Slow Action (2011) – one of two 16mm films comprising Ben Rivers’s solo show, ‘Fable’, at Cologne’s Temporary Gallery – sketches out a possible future in which Earth has been flooded and mankind has withdrawn to a few islands where strange and highly distinct cultures have taken shape. Rivers conceived the work in four chapters with a screenplay by sci-fi author Mark von Schlegell. While it is clearly fictional, it is presented as an ethnographical documentary of sorts, in which Rivers ‘visits’ four of these islands: the dry and desert-like Eleven (filmed on Lanzarote in the Canary Islands); Hiva (actually the Pacific island of Tuvalu); the deserted Kanzennashima, full of industrial ruins (in real life the abandoned Japanese coal-mining island of Gunkanjima); and Somerset, shot in the eponymous British region, where Rivers grew up. A voice-over provides encyclopaedic facts about each locale’s geographical features, peoples and tribes, flora and fauna, history and political systems. Over the course of 45 minutes, Slow Action unfolds a (post-)apocalyptic panorama of utopic and dystopic endings to history.
Things (2014), Rivers’s most recent film, is also a sort of travelogue, albeit a wholly different one. Likewise structured in four parts – winter, summer, spring and autumn – the film’s underlying principle is one of a year-long travel through ‘one’s own room’. The press release references Xavier de Maistre’s short travelogue Voyage autour de ma chambre (Voyage Around My Room, 1794) as a source of inspiration. Like De Maistre, Rivers remains in his apartment, ‘travelling’ only by scanning his rooms with his antiquated 16mm camera, filming images and artefacts he collected from various trips and research projects. Things reaches its crux with a reading of the first page of Robert Pinget’s 1971 novel Fable – a strange surrealistic account of a man on his voyage home through an apocalyptic landscape. Then, a drawing of one of these very scenes from the novel appears in the flickering projection, as well as a drawing of the cover of Pinget’s book (the drawings themselves – together with two other ‘by-products’ of the film – were also on display). Rivers’s show seems to collapse different spaces and times: the literature referenced in the film, the images being filmed, the film shown alongside the images.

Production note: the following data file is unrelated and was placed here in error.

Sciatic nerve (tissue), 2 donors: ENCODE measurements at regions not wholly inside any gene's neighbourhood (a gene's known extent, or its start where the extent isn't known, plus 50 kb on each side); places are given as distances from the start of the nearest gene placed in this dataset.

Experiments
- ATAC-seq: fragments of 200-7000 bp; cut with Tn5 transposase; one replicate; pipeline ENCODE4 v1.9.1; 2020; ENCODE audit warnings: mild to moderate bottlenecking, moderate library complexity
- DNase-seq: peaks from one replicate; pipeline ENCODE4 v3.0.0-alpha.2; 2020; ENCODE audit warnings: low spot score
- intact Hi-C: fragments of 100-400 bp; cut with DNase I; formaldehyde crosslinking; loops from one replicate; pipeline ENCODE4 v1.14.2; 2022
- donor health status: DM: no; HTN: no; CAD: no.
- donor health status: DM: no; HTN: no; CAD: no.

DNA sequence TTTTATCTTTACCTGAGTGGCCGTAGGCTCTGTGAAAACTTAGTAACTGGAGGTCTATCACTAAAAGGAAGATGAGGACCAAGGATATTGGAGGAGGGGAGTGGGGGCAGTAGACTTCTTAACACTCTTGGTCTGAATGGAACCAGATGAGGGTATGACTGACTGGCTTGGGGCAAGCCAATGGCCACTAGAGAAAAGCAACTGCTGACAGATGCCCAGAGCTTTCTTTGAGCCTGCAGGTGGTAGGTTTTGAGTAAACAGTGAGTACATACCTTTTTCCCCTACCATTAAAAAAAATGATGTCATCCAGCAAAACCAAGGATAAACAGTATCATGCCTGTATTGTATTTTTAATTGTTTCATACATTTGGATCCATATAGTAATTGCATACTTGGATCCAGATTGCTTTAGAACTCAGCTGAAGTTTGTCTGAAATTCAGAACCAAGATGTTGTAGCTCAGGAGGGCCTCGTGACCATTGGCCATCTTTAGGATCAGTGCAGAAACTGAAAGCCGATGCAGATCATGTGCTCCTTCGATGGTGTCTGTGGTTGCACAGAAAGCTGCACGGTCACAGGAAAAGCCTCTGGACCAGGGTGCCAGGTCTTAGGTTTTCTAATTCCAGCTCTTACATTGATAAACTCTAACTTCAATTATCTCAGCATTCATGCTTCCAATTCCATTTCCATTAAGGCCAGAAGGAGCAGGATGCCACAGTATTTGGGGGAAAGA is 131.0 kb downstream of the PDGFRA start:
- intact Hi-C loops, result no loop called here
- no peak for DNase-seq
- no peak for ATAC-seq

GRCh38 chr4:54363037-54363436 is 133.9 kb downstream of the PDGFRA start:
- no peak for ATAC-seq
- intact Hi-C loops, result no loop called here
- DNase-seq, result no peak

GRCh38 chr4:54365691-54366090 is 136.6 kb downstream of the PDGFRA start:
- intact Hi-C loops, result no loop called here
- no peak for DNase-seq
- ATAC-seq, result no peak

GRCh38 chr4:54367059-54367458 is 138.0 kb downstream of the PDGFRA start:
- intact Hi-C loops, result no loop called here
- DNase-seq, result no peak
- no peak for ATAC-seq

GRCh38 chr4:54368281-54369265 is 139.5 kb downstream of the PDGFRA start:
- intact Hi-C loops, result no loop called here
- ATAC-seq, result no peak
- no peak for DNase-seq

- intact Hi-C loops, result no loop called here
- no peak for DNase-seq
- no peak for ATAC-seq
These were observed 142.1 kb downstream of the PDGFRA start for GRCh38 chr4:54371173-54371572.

The final chapter of Things, ‘Autumn’, takes us on a computer-animated walk through the very apartment scrutinized in the three previous segments, with images and details reappearing as posters on the wall. The strangest effect, though, comes from Rivers’s use of computer-generated 3D renderings filmed in 16mm – an odd fusion of old and new media. Above all, Things is a meditation on the nature of film itself: not so much as a window on to the world (as the travelogue genre usually suggests), but as the creation of a completely new one – a room in its own right.
The atmosphere of the exhibition – and, ultimately, its content – was defined by Rivers’s use of the outdated 16mm format. This is ‘film’ in the most literal sense of the word: a specific (and now historical) medium, rather than an inaccurate substitute name for any moving image work. The fuzzy, crackling analogue material gives Rivers’s works a patina of nostalgia. If you want to use a buzzword from a few years ago, you could term Rivers’s approach ‘hauntological’ – a reflexive mourning of utopian dreams; ‘ruins of ruins’ as the voice-over puts it at one point in Slow Action. His films seem to come from a just-passed age: too young to be rediscovered, too old to be trendy, the lee-side of progress. I say this not to criticize ‘Fable’ for being out of tune with current aesthetics; rather, the contrary. The feeling of the just-passed paradoxically adds to the show’s vigour or, to quote Slow Action: ‘We are our own visitors and ghosts’, which is also true, it seems, of Rivers’s approach.